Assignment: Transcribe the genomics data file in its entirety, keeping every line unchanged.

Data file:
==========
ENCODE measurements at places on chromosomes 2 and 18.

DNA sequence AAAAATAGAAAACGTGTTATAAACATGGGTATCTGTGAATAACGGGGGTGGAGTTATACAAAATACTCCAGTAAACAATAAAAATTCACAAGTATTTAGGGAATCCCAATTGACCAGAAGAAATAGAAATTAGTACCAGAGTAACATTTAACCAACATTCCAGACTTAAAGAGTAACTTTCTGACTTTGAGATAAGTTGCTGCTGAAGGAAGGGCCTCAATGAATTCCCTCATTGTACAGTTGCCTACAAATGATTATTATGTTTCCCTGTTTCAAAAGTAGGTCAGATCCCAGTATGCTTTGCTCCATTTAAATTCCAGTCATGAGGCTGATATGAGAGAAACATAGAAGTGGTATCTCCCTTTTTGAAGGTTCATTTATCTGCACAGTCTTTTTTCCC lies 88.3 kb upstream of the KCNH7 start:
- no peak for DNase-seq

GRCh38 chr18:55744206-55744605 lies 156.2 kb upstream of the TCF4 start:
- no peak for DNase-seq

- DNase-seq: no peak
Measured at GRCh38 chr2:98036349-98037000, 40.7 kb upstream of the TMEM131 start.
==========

ENCODE measurements at places on chromosomes 2 and 18.

DNA sequence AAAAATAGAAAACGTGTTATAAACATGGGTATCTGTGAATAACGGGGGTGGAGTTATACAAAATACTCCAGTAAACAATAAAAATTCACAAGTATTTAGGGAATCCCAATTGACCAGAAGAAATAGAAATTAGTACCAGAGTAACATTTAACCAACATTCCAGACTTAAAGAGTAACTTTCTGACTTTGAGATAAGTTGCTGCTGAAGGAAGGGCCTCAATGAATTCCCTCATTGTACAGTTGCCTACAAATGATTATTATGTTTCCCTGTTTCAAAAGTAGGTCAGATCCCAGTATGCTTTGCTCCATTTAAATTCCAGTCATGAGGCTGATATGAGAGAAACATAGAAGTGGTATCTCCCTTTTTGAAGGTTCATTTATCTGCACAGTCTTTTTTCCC lies 88.3 kb upstream of the KCNH7 start:
- no peak for DNase-seq

GRCh38 chr18:55744206-55744605 lies 156.2 kb upstream of the TCF4 start:
- no peak for DNase-seq

- DNase-seq: no peak
Measured at GRCh38 chr2:98036349-98037000, 40.7 kb upstream of the TMEM131 start.